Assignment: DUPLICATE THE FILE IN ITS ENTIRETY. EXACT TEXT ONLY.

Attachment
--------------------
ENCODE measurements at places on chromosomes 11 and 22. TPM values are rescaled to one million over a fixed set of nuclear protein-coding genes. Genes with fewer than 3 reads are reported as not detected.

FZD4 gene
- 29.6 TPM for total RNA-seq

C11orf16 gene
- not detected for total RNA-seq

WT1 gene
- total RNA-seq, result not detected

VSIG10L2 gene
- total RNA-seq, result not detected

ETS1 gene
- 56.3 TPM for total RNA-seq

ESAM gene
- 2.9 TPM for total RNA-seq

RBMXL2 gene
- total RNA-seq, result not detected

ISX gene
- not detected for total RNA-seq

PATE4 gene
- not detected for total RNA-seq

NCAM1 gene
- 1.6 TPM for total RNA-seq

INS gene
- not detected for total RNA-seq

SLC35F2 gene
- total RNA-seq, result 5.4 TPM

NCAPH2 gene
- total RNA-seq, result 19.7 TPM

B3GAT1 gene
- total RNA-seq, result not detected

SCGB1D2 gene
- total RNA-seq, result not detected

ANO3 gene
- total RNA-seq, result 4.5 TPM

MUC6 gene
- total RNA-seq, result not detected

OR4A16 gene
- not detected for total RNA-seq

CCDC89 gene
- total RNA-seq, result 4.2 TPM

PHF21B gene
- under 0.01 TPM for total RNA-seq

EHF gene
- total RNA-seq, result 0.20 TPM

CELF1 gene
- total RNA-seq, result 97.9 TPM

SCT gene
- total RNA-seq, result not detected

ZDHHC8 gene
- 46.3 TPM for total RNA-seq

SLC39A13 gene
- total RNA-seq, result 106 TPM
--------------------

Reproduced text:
ENCODE measurements at places on chromosomes 11 and 22. TPM values are rescaled to one million over a fixed set of nuclear protein-coding genes. Genes with fewer than 3 reads are reported as not detected.

FZD4 gene
- 29.6 TPM for total RNA-seq

C11orf16 gene
- not detected for total RNA-seq

WT1 gene
- total RNA-seq, result not detected

VSIG10L2 gene
- total RNA-seq, result not detected

ETS1 gene
- 56.3 TPM for total RNA-seq

ESAM gene
- 2.9 TPM for total RNA-seq

RBMXL2 gene
- total RNA-seq, result not detected

ISX gene
- not detected for total RNA-seq

PATE4 gene
- not detected for total RNA-seq

NCAM1 gene
- 1.6 TPM for total RNA-seq

INS gene
- not detected for total RNA-seq

SLC35F2 gene
- total RNA-seq, result 5.4 TPM

NCAPH2 gene
- total RNA-seq, result 19.7 TPM

B3GAT1 gene
- total RNA-seq, result not detected

SCGB1D2 gene
- total RNA-seq, result not detected

ANO3 gene
- total RNA-seq, result 4.5 TPM

MUC6 gene
- total RNA-seq, result not detected

OR4A16 gene
- not detected for total RNA-seq

CCDC89 gene
- total RNA-seq, result 4.2 TPM

PHF21B gene
- under 0.01 TPM for total RNA-seq

EHF gene
- total RNA-seq, result 0.20 TPM

CELF1 gene
- total RNA-seq, result 97.9 TPM

SCT gene
- total RNA-seq, result not detected

ZDHHC8 gene
- 46.3 TPM for total RNA-seq

SLC39A13 gene
- total RNA-seq, result 106 TPM